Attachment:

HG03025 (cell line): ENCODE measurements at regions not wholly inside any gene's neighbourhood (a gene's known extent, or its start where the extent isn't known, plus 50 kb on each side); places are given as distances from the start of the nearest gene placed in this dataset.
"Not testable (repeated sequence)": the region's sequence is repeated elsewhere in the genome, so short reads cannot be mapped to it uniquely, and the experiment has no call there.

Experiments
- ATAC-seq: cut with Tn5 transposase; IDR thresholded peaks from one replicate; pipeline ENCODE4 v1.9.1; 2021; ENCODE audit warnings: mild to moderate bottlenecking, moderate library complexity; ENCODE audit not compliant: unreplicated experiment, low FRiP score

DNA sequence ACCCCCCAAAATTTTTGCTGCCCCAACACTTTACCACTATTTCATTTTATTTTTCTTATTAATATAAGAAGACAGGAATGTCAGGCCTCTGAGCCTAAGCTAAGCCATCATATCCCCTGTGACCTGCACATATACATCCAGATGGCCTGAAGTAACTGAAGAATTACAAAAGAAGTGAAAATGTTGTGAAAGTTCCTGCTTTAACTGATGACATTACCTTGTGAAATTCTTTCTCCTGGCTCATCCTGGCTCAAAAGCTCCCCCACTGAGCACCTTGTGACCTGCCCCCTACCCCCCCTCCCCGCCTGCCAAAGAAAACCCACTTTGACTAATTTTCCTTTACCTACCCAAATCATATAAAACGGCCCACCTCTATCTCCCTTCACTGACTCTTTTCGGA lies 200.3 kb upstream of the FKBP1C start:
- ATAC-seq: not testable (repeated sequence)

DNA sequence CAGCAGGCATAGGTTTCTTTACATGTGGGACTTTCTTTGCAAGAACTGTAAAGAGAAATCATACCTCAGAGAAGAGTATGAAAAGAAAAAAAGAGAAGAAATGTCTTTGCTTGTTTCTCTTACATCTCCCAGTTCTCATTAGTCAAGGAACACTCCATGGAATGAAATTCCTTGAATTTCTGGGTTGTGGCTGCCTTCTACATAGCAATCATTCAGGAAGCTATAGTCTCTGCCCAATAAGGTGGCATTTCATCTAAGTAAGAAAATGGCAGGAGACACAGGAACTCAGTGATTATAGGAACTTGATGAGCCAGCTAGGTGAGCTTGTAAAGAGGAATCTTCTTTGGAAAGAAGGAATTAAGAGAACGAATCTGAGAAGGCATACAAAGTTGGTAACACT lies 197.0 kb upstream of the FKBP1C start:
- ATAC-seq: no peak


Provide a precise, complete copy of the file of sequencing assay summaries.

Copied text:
HG03025 (cell line): ENCODE measurements at regions not wholly inside any gene's neighbourhood (a gene's known extent, or its start where the extent isn't known, plus 50 kb on each side); places are given as distances from the start of the nearest gene placed in this dataset.
"Not testable (repeated sequence)": the region's sequence is repeated elsewhere in the genome, so short reads cannot be mapped to it uniquely, and the experiment has no call there.

Experiments
- ATAC-seq: cut with Tn5 transposase; IDR thresholded peaks from one replicate; pipeline ENCODE4 v1.9.1; 2021; ENCODE audit warnings: mild to moderate bottlenecking, moderate library complexity; ENCODE audit not compliant: unreplicated experiment, low FRiP score

DNA sequence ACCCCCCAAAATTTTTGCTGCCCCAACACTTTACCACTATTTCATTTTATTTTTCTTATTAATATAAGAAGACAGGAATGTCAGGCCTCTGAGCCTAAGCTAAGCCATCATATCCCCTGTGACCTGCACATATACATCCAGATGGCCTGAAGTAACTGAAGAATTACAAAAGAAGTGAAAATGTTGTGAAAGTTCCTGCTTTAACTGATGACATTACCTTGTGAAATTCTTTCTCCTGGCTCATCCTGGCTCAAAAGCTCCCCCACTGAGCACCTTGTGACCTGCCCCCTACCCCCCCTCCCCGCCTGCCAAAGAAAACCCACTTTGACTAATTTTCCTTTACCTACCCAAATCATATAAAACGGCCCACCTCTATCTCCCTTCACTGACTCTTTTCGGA lies 200.3 kb upstream of the FKBP1C start:
- ATAC-seq: not testable (repeated sequence)

DNA sequence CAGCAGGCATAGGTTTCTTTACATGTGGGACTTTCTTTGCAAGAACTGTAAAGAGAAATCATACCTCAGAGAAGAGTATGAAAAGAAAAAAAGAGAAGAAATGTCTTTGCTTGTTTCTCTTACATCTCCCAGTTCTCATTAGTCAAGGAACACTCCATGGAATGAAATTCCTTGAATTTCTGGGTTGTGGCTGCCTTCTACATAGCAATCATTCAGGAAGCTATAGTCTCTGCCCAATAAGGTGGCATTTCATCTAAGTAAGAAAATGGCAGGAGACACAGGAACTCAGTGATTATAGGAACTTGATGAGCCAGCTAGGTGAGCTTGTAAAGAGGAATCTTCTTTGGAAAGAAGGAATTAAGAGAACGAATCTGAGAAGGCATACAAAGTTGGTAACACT lies 197.0 kb upstream of the FKBP1C start:
- ATAC-seq: no peak